How Do Transgender People Experience the Divine Will for Themselves?

Now that all of the media hype about Caitlyn Jenner’s gender transition has quieted down, it’s good to take a look at some of the more serious questions that Catholics may have concerning such an event.

Caitlyn Jenner

One of the more interesting things that I have read on the subject is a dotCommonweal blog post by J. Peter Nixon earlier this month.  Nixon begins his examination with an important question that often gets unasked in Catholic discussions about transgender issues:  Is a person’s true, God-given gender the one that a person’s body reflects or the one that a person’s mind experiences?

Too often, people err on the side of the former, as Nixon points out:

“. . . .the argument is that a person’s chromosomal/physical gender represents an expression of divine will and that living contrary to that chromosomal/physical inheritance is contrary to God’s will.”

Nixon pokes an important hole in that argument:

“There are many aspects of our lives as human beings that are expressions of our genetic inheritance.  Not all of these are positive and some (e.g. a genetic predisposition to juvenile diabetes) are potentially lethal.  I’m not aware of the Church ever holding that it would be illegitimate to treat such a condition simply because we were born with it.”

Nixon dismisses religious conservatives’ criticism of transgender people, noting that they actually seem to fear excessive expressive individualism and rejection of the idea that gender is inherent in the natural fabric of things.  Nixon states:

“. . . [T]he actual experience of the small number of transgender people I have known appears to cut against the idea that gender is primarily a social construct.  They spent most of their early years working extraordinarily hard to conform to their genetic/physical gender identity without success.  Once they made the decision to transition, they worked equally hard to conform to their new gender identity and incurred large expenses to obtain reassignment surgery.  It was not a decision motivated by ideology.”

While Nixon makes some good points, and ultimately his intent is to affirm the experience of transgender people, there are a few points in his essay which raise an eyebrow or two. For example, when he discusses whether or not gender questions can be labeled disease, he stated:

“. . . [T]he disease we are treating is the breakdown in the communications pathway between the genetic inheritance and its expression in the centers of the brain that produce (at least partially) the psychological experience of gender.”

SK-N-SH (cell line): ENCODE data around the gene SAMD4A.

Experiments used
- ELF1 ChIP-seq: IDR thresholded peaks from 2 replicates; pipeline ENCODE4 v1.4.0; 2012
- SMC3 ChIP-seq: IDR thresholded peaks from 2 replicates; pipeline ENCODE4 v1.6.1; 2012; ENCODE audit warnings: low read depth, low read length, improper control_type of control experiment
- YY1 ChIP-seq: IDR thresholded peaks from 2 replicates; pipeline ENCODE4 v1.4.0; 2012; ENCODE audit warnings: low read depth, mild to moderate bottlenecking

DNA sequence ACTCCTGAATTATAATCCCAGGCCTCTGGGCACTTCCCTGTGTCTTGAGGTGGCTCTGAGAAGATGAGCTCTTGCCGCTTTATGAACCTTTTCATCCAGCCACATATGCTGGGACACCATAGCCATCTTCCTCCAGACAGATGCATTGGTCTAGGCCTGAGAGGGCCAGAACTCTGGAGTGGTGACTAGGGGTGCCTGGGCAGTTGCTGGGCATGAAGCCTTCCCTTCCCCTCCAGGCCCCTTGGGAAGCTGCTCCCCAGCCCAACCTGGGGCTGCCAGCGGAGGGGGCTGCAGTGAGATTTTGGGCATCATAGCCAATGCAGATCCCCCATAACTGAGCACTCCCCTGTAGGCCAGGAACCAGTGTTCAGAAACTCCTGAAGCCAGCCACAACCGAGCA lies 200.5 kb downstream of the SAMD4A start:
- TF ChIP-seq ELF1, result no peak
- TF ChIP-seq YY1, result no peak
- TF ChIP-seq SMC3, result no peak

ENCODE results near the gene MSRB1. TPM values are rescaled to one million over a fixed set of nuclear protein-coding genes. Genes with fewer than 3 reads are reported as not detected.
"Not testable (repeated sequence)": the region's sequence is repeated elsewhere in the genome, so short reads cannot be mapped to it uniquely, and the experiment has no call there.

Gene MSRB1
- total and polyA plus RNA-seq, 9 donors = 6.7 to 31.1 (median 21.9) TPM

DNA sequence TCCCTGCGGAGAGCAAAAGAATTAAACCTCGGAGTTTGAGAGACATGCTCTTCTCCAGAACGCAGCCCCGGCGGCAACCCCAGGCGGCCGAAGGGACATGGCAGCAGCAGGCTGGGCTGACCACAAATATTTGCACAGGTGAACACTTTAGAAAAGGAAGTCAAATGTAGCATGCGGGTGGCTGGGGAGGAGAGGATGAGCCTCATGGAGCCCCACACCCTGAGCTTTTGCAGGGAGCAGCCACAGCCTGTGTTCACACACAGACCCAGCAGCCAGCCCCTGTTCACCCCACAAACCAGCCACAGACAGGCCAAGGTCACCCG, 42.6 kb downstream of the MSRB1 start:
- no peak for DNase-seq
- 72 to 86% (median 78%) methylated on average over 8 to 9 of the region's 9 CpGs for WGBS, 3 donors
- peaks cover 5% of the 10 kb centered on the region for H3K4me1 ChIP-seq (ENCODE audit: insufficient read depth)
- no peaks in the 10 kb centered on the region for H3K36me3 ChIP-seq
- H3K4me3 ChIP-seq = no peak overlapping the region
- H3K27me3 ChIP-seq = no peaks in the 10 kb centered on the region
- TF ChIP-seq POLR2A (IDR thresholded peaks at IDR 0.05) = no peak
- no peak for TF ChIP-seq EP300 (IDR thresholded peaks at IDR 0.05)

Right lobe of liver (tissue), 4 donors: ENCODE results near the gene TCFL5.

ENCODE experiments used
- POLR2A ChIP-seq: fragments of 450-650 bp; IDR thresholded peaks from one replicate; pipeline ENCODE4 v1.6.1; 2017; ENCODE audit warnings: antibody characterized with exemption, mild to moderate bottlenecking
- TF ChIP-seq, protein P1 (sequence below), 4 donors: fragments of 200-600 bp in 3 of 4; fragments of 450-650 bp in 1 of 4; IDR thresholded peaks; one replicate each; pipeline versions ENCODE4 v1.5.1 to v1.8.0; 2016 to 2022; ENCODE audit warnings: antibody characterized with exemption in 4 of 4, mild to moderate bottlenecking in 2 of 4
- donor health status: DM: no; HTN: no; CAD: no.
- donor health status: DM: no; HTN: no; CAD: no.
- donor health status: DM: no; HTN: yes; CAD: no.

Nixon makes this point to say that there is perhaps a medical reason why transgender people exist, but his answer seems to indicate: 1) that this idea is a definite cause, which it is not; and 2) that if a person is transgender, then that is a problematic situation that needs to be corrected.

Nixon ultimately answers that correcting “communication” between brain and body is not inherently preferable to gender transition (both seem to involve correction of physical features, either the brain or the outward appearance), his analysis fails to take into account the experiences of transgender people, many of whom see their unique gender situation as a gift, with many blessings, not as a “disease.”  Just like with LGB people, the biggest problems that transgender people face is not with their own experience of gender, but with the discrimination they experience from other people’s rejection of the possibility that someone does not fit neatly into the male/female binary structure.

Nixon seems genuinely interested, though, in making a place for transgender people in the church, and that aspiration is noble.  He offers the following analogy for gender transition which includes surgery:

“In some ways, I am seeing parallels to past Catholic debates over cremation.  Cremation was once rejected because it was considered a sign that the person did not believe in the resurrection of the dead.  Ultimately, the Church was able to separate the discrete act from the various worldviews that lead people to choose cremation.  Perhaps the Church will come to recognize that a decision to pursue gender reassignment surgery need not be motivated by an understanding of gender that is incompatible with our theological anthropology.”

Even with some of its problematic concepts, Nixon’s essay still helps to move the discussion on transgender issues forward in our Church.  He acknowledges that he knows only a few transgender people.  Listening to stories of more transgender people will expand his awareness. His heart and mind are already opened.

–Francis DeBernardo, New Ways Ministry

 

4 Responses to How Do Transgender People Experience the Divine Will for Themselves?

  1. Father Anthony says:

    I wish I could put this on Facebook

    • Thanks! You can put the link to this blog post on Facebook. When you open the blog, click on the headline of the post you want to share on Facebook. Then copy the URL that appears in the browser for that post. Go to Facebook. In the box where you would post a status, paste the copied URL into it. Then post. You might want to put a sentence of commentary or introduction before you paste the URL in, but that is up to you.

  2. […] are more psychological or internal dimensions than they are physical or external dimensions. Yesterday’s Bondings 2.0 blog post on J. Peter Nixon’s views of transgender issues explains this idea more […]

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